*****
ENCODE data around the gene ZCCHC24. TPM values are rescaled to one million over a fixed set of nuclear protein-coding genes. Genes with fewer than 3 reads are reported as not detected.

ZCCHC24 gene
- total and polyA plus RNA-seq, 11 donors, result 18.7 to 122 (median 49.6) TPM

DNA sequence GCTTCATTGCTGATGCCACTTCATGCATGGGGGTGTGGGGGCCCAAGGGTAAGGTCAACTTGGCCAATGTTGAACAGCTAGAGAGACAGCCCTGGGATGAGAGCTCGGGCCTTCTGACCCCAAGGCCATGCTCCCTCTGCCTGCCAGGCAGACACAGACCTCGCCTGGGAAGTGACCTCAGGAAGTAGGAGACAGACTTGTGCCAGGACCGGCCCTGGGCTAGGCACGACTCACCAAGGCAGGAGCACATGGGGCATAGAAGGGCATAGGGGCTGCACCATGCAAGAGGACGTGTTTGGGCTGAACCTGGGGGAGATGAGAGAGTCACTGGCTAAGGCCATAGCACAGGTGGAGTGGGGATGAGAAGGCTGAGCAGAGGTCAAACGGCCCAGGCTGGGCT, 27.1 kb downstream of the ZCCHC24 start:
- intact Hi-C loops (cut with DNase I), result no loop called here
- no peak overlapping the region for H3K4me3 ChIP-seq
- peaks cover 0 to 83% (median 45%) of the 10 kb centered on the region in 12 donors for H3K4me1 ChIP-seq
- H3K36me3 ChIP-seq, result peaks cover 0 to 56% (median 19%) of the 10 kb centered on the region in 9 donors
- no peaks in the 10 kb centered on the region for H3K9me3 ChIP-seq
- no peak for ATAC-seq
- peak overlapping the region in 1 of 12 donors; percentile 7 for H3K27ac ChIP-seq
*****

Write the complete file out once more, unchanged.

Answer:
ENCODE data around the gene ZCCHC24. TPM values are rescaled to one million over a fixed set of nuclear protein-coding genes. Genes with fewer than 3 reads are reported as not detected.

ZCCHC24 gene
- total and polyA plus RNA-seq, 11 donors, result 18.7 to 122 (median 49.6) TPM

DNA sequence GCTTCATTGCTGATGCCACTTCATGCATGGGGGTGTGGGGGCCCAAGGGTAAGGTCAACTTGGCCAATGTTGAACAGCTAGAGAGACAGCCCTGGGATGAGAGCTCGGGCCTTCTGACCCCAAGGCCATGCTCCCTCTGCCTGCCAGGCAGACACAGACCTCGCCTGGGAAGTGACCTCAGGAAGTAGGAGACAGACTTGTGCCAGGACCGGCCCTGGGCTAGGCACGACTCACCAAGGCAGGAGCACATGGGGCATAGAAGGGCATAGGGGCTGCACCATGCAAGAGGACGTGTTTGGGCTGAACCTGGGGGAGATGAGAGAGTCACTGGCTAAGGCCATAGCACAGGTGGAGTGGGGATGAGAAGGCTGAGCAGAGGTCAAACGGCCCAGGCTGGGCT, 27.1 kb downstream of the ZCCHC24 start:
- intact Hi-C loops (cut with DNase I), result no loop called here
- no peak overlapping the region for H3K4me3 ChIP-seq
- peaks cover 0 to 83% (median 45%) of the 10 kb centered on the region in 12 donors for H3K4me1 ChIP-seq
- H3K36me3 ChIP-seq, result peaks cover 0 to 56% (median 19%) of the 10 kb centered on the region in 9 donors
- no peaks in the 10 kb centered on the region for H3K9me3 ChIP-seq
- no peak for ATAC-seq
- peak overlapping the region in 1 of 12 donors; percentile 7 for H3K27ac ChIP-seq